We provide support for anybody that comes in and signs up for the platform — that actually differentiates us from some other podcasting companies that don't even provide support for the free tiers. We provide support for all of our users, with email and with live chat.

Our engineering team does most of the inbound support. As such, our customers always get quick and technically complete answers. It also allows the engineers to "feel the pain" of our customers.

Are there any additional benefits to having engineers do support?

So we had one guy who came by with his podcast, and he had spent years building it up. And he put it on a platform that was popular at the time. But that platform is in a defunct state now — it's still out there on the internet, but it's not totally functional and a lot of the features are broken. And as a result, he really couldn't import the content into any of the better podcasting platforms that are out there today. He reached out to our support team and said, "hey, I'm trying to switch my podcast over to RedCircle, but I really can't do it because it's erroring out."

To help this person out, one of our engineers had to write a a short script to fetch all the missing content from the defunct platform's podcast player. That was something that we managed to do over a 20 minute conversation. And that podcaster got back all of their old content, which they thought was going to be lost forever. That kind of stuff is just not possible without an engineer there to help. That's unfortunately an incredibly unscalable thing, and we can't do it forever, but we're glad we can do it now. The amount of customer love that we can generate by going the extra mile is the kind of stuff that they tell their friends when they're starting their podcasts.

Changing platforms can be nerve wracking for podcasters that earn their livelihood from it. So knowing that there is somebody on the other end who is an expert, has done it dozens of times, is responsive, and can communicate effectively is a huge plus. These are things that make people comfortable about switching their baby to another platform.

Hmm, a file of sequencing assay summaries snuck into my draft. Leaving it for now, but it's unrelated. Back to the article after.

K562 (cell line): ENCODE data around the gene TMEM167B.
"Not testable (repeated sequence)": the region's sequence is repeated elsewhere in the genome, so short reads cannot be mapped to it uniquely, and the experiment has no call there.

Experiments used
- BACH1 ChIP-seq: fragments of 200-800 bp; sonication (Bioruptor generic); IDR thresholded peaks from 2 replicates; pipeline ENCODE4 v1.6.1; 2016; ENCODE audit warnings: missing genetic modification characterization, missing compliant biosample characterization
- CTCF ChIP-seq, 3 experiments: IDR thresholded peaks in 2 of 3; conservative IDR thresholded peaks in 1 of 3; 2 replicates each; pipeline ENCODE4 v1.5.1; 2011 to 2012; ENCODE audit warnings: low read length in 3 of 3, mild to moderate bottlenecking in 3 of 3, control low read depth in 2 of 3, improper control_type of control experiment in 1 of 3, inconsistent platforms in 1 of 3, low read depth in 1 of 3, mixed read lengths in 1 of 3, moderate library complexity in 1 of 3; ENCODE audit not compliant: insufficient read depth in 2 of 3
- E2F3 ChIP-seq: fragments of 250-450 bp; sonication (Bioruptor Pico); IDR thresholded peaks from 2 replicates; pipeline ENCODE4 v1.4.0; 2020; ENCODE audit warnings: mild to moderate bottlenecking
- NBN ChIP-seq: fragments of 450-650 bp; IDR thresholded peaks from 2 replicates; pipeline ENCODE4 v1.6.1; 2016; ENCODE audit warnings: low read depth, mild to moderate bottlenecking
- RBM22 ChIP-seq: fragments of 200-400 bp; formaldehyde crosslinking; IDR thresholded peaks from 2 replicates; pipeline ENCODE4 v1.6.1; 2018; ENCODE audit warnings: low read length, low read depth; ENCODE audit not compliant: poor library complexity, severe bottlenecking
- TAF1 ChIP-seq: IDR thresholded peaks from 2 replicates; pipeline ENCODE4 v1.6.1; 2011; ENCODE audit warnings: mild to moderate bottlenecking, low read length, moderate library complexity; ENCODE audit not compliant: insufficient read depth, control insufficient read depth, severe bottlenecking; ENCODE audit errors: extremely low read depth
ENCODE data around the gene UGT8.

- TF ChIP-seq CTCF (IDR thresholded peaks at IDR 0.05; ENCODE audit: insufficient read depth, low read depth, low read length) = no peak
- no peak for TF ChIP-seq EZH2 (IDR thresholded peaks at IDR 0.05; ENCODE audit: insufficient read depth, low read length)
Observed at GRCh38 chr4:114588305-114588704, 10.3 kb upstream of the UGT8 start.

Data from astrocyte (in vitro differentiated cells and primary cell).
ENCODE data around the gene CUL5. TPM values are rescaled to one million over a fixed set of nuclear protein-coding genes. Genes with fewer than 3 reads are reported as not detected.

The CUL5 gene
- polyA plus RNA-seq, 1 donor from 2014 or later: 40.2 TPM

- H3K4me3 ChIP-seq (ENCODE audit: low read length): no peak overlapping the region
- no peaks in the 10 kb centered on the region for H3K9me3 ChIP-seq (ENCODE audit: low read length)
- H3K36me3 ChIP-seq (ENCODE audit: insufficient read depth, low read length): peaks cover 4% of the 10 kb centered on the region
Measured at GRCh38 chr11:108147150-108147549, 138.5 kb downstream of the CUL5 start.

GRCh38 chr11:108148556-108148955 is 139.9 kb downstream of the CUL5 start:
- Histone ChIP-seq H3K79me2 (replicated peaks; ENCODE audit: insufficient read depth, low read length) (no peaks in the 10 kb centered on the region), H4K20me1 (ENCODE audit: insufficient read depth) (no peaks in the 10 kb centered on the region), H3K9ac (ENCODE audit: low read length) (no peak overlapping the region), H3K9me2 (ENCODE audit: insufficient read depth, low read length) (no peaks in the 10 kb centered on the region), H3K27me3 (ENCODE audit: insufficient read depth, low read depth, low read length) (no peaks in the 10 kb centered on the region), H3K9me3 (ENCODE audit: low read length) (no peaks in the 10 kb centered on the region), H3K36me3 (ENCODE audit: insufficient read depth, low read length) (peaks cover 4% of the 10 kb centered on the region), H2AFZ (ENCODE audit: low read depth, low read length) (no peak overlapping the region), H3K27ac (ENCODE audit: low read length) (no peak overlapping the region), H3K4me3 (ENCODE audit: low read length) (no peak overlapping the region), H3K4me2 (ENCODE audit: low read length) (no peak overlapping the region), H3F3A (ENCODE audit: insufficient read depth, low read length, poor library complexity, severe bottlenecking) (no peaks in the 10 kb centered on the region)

And is there a business case for such great support?

If you Google RedCircle and look for reviews, you'll find Reddit reviews and Facebook posts, where you'll see that the quality of our support is something that consistently differentiates us from other products. Why do we go extra mile for A+ support? Two big reasons:

  1. RedCircle is free to use — When evaluating platforms, users may assume we're a lower quality platform. Instead, we believe providing free content management is just an innovation in business model, not an indication of quality. Providing great support helps prospective customers feel they are working with a legitimate partner.

  2. We're working with folks who've been podcasting for multiple years and we're trying to convince them to change the piece of technology upon which they run their show. Changing platforms can be nerve wracking for podcasters that earn their livelihood from it. So knowing that there is somebody on the other end who is an expert, has done it dozens of times, is responsive, and can communicate effectively is a huge plus. These are things that make people comfortable about switching their baby to another platform.

Mike, thank you for talking with Userstand. It was great to learn a bit about the podcasting industry, and more importantly, about RedCircle's strategic decision to provide great support — and how it's enabling you to grow fast.